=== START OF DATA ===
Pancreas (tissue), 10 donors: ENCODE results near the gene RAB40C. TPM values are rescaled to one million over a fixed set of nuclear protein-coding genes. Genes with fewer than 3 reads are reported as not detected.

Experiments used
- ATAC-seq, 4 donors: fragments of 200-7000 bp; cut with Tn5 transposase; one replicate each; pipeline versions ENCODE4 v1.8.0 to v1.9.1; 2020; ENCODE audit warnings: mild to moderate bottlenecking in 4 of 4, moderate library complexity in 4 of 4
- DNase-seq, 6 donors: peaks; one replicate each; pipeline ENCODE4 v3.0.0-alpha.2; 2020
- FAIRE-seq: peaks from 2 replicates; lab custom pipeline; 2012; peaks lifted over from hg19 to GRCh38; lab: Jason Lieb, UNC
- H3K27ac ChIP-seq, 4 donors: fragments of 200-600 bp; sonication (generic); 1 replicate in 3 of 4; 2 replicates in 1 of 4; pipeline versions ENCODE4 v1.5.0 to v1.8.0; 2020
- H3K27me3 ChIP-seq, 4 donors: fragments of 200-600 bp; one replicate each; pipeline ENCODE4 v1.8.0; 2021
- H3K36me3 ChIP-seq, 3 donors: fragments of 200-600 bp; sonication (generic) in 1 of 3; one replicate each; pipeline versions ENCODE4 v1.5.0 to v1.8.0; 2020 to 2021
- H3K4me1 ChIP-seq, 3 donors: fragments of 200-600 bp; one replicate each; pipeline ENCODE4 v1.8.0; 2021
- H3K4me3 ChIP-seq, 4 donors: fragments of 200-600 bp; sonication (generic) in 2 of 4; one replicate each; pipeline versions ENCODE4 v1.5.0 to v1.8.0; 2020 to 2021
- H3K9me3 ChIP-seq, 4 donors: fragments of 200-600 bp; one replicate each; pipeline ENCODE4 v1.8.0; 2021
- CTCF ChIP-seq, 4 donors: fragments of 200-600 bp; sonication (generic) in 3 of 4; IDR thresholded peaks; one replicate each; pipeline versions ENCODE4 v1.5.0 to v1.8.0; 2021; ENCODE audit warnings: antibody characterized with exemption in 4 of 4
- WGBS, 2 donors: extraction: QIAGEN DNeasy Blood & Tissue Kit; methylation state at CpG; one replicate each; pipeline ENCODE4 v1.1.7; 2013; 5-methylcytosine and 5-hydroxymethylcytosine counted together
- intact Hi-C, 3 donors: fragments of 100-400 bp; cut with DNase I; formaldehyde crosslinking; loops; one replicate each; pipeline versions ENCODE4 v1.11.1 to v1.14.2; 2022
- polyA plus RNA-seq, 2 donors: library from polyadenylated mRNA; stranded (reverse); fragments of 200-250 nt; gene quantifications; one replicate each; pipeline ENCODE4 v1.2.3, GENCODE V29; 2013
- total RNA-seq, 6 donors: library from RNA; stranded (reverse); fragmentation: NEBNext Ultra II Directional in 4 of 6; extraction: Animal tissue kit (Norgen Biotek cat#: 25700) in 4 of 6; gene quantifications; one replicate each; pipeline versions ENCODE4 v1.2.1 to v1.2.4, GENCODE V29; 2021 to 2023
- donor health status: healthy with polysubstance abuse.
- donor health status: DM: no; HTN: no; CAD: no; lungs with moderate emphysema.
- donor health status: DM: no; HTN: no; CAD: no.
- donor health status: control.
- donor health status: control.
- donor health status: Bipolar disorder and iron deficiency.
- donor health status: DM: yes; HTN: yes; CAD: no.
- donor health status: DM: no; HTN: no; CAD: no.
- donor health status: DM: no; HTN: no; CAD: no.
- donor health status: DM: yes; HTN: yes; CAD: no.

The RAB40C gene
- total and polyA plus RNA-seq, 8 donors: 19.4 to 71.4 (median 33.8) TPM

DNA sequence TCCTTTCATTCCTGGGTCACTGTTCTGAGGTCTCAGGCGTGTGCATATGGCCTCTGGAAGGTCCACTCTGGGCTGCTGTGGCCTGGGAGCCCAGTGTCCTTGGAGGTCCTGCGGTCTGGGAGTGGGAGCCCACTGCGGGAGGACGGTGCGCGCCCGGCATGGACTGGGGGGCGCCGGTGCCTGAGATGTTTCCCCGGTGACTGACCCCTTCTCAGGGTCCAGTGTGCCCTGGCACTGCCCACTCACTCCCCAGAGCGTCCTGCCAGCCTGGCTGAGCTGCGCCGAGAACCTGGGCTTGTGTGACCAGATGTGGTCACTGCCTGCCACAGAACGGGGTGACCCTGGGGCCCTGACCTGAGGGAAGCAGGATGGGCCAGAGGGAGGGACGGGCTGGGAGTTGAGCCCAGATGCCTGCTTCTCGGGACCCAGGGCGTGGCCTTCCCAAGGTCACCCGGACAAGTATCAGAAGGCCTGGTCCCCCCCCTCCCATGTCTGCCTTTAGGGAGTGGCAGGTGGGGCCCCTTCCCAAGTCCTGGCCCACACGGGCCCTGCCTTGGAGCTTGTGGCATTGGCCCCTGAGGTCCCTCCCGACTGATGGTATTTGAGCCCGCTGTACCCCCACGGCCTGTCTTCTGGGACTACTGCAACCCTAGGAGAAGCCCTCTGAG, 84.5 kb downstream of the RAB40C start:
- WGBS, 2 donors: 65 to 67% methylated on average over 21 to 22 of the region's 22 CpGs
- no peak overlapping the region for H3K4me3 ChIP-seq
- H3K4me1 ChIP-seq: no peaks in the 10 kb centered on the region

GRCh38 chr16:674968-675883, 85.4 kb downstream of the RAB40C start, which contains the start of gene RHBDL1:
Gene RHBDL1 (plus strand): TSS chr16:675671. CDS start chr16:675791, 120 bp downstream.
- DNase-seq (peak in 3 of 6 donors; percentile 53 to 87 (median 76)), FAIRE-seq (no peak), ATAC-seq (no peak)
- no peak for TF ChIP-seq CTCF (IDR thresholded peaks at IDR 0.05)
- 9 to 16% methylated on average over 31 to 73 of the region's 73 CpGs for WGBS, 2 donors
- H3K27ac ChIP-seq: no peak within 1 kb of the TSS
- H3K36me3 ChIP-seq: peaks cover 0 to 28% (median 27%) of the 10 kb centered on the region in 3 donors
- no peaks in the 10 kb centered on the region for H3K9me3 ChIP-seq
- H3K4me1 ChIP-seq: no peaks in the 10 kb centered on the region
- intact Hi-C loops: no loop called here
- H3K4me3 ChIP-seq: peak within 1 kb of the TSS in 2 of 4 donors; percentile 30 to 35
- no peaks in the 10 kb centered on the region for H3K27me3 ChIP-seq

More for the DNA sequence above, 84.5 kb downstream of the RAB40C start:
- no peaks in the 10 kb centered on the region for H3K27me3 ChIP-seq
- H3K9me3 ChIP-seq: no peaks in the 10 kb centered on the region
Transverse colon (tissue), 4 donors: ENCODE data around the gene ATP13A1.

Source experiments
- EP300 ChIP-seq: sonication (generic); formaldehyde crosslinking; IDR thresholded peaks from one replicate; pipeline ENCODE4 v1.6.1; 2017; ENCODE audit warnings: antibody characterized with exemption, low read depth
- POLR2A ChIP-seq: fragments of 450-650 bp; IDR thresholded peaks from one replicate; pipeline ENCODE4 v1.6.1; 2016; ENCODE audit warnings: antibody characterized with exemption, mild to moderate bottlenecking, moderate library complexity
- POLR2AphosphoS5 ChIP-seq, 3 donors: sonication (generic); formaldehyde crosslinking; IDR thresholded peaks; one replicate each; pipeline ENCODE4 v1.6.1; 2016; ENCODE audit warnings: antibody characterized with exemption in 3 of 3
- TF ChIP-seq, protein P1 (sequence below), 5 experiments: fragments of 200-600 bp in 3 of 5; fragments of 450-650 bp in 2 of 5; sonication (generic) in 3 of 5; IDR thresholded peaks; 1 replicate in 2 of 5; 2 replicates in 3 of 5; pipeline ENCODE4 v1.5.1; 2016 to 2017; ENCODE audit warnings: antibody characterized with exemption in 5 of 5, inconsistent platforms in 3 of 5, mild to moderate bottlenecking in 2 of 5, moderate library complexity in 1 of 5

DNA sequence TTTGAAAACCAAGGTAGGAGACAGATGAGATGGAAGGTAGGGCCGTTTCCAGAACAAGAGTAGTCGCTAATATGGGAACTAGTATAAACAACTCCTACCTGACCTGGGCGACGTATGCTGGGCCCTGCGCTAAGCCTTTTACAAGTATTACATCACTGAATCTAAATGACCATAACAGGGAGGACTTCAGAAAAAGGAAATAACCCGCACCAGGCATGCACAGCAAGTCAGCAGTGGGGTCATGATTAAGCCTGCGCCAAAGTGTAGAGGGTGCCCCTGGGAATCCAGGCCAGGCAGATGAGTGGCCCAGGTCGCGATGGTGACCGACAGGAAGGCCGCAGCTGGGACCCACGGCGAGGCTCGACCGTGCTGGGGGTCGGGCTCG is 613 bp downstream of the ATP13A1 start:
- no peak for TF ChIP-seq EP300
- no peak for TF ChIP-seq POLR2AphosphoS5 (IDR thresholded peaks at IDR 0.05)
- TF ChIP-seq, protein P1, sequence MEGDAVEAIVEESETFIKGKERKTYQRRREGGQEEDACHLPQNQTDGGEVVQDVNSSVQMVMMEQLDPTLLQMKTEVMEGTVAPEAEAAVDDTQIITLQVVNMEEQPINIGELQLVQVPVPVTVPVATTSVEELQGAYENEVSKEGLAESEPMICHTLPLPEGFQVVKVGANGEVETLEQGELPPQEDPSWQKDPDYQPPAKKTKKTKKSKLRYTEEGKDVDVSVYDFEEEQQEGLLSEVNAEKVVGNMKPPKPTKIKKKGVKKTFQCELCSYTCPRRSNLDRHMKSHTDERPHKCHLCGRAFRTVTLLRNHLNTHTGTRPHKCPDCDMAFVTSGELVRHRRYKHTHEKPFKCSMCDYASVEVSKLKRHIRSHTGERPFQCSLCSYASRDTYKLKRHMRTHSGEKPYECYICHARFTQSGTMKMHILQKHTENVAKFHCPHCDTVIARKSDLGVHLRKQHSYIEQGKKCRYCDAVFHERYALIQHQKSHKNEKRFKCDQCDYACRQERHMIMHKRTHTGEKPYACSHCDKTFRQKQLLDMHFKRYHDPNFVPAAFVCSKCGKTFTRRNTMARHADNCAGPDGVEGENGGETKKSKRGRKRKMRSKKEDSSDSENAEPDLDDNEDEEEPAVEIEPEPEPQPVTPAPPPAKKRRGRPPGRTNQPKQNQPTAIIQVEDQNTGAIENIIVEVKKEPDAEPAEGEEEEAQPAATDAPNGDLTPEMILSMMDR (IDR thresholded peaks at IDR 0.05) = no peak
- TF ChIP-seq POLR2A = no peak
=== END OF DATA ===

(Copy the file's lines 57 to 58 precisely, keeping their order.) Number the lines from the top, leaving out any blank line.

- TF ChIP-seq, protein P1, sequence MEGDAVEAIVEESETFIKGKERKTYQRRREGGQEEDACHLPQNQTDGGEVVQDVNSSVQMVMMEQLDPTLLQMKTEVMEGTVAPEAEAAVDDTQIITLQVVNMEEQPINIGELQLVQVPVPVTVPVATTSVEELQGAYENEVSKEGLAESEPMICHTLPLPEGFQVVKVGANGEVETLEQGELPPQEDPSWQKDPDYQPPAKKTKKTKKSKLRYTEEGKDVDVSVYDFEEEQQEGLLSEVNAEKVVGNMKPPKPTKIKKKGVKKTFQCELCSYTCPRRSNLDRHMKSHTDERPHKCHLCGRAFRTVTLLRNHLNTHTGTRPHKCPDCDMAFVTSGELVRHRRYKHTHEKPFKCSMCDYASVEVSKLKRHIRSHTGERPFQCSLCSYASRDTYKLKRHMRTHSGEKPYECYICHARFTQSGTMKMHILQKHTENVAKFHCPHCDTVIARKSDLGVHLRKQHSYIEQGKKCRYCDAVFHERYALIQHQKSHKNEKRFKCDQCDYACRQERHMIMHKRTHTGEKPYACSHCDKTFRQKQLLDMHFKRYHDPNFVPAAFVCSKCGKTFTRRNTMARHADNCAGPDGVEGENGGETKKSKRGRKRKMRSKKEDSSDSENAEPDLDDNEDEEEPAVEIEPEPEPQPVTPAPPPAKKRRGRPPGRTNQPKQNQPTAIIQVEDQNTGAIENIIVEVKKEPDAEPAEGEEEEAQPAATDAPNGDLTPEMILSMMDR (IDR thresholded peaks at IDR 0.05) = no peak
- TF ChIP-seq POLR2A = no peak